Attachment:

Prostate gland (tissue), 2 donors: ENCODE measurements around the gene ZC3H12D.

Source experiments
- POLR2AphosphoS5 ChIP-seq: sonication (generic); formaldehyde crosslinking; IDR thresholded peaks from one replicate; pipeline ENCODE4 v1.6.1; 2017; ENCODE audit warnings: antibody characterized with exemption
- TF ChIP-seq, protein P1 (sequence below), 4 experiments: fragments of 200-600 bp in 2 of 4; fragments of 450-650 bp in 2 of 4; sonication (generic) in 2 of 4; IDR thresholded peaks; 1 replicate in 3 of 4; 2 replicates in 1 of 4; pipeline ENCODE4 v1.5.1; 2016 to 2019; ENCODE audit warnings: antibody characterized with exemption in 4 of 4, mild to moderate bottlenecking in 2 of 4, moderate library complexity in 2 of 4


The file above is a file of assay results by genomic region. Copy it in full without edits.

Prostate gland (tissue), 2 donors: ENCODE measurements around the gene ZC3H12D.

Source experiments
- POLR2AphosphoS5 ChIP-seq: sonication (generic); formaldehyde crosslinking; IDR thresholded peaks from one replicate; pipeline ENCODE4 v1.6.1; 2017; ENCODE audit warnings: antibody characterized with exemption
- TF ChIP-seq, protein P1 (sequence below), 4 experiments: fragments of 200-600 bp in 2 of 4; fragments of 450-650 bp in 2 of 4; sonication (generic) in 2 of 4; IDR thresholded peaks; 1 replicate in 3 of 4; 2 replicates in 1 of 4; pipeline ENCODE4 v1.5.1; 2016 to 2019; ENCODE audit warnings: antibody characterized with exemption in 4 of 4, mild to moderate bottlenecking in 2 of 4, moderate library complexity in 2 of 4